John Hagel commented on my post about Linda Stone’s Attention talk at Supernova. He makes two great observations:
Linda is on to something significant here. I posted before about the emergence of attention as the scarce economic resource, but Linda is highlighting the growing social value of attention.
Linda’s comments remind me of a conversation I had ten years ago with a senior exec of a major telecommunications company. He proudly announced to me that his company had a twenty year plan: “In the first ten years, we will commercialize technology to help everyone connect anytime, anywhere. But the real money will be made in the next ten years. At that point, we will focus on providing technology to block access anytime, anywhere. Can you imagine how much people will pay for that capability?” Well, we’re just now entering into that second ten years . . . In the age of crackberry addiction, we are starting to search for ways to regain control of our attention.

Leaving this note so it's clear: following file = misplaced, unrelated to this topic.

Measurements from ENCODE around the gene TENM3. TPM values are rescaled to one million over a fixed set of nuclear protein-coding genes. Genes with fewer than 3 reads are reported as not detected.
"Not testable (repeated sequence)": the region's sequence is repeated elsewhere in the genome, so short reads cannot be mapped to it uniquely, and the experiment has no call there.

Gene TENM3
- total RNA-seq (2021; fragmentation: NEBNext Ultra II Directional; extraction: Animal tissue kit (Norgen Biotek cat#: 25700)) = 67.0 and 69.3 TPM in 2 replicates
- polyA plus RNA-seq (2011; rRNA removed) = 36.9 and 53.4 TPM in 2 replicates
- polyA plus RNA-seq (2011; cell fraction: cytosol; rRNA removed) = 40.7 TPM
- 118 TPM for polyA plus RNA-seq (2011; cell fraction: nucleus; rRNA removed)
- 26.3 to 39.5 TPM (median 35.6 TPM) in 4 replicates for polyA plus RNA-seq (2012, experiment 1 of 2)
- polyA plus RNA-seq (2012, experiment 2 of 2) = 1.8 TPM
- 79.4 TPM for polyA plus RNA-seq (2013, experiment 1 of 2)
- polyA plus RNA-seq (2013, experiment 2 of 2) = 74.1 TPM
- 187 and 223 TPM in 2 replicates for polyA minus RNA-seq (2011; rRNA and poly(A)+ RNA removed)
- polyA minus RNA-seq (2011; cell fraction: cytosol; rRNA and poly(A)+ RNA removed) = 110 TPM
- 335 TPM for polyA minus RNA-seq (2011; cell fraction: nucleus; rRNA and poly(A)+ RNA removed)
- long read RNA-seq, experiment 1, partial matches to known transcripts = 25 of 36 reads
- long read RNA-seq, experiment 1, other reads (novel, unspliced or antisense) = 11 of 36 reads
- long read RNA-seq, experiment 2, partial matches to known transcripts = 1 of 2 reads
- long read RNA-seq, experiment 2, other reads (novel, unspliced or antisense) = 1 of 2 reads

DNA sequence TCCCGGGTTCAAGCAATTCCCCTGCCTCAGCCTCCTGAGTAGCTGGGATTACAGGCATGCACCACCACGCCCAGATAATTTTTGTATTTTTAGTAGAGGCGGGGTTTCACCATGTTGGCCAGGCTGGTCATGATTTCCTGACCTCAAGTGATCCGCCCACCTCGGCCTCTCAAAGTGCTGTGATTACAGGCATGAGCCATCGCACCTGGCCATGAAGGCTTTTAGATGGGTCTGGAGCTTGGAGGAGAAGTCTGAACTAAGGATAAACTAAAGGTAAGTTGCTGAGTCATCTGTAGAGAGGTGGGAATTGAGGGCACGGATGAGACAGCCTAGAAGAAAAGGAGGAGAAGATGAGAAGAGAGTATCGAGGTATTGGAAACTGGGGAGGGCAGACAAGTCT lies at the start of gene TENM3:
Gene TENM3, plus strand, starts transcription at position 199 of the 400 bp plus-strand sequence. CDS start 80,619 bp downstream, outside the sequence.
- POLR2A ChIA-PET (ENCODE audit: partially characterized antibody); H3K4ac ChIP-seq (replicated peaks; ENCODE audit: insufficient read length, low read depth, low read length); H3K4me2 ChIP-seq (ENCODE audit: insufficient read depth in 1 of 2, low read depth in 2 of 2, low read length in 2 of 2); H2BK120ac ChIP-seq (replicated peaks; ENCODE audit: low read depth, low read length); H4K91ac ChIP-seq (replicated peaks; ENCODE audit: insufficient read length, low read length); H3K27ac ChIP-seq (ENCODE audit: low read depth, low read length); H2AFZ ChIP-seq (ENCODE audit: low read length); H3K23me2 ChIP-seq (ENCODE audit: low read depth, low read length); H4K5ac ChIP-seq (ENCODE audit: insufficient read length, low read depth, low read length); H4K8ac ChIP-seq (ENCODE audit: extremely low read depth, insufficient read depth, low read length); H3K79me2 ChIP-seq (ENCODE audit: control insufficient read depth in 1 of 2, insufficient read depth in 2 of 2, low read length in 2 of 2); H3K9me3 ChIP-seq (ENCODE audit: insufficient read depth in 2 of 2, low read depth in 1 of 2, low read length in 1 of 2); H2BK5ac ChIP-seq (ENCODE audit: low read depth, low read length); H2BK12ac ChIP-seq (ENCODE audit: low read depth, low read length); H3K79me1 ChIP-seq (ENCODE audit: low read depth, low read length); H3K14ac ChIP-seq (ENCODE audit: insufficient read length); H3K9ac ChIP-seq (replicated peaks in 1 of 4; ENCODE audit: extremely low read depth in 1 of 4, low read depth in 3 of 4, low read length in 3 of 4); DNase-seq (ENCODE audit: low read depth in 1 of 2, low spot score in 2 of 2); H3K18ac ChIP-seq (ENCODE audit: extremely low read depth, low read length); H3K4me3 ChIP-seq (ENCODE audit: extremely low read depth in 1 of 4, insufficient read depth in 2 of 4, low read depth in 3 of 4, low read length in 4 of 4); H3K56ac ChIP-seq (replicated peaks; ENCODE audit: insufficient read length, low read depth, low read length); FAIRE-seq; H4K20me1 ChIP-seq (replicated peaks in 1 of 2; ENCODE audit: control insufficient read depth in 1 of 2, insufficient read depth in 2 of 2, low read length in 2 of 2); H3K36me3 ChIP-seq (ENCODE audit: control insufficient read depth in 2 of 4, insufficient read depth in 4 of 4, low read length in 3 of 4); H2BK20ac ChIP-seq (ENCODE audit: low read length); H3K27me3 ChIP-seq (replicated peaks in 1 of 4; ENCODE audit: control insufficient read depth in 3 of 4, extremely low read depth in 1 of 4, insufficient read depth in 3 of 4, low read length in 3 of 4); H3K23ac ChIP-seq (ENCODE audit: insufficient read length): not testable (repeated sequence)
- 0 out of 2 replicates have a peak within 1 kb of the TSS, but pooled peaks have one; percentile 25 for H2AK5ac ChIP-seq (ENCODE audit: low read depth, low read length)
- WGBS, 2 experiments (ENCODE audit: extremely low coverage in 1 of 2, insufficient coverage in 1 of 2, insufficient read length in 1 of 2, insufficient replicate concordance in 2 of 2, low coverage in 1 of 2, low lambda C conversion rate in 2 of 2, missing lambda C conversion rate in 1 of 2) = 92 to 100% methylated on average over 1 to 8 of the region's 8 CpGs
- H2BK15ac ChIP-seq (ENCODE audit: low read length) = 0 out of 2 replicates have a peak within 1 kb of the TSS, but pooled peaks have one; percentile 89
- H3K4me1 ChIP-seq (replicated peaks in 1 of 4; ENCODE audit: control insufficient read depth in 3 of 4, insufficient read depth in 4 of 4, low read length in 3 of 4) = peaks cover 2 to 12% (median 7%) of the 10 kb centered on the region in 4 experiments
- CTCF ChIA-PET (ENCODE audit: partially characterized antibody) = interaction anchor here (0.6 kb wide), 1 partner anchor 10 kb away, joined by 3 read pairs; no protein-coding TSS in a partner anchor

I love the idea of attention as a resource. Where there’s a resource, there’s a market. We’re being bitten by Gilder’s and Moore’s Laws–bandwidth and CPU increased to the point where naive systems flood us with information. What we need now are sophisticated systems: we need to use that bandwidth and CPU to hold back the flood: data mining and the other machine learning disciplines will all play into this. SpamAssassin and other spam-filtering systems are the thin end of the wedge. Is anyone successfully using similar techniques (e.g., Bayesian classification) to filter and prioritize non-spam mail? I’d love to hear from you if you are.
I wonder how much of a role Asterisk and VoIP will play in building the new future. Despite the clever telecommunications executive John quotes, I don’t see any innovation from the telcos in helping us manage our inputs. It’s not until the hackers get their hands on the voice streams that we’ll see better systems. For example, Brian Aker converted his house to Asterisk and now his phone only rings between 11pm and 6am for special people he’s added to his white list. It’s a small example, but it’s definitely pointing the way to the future.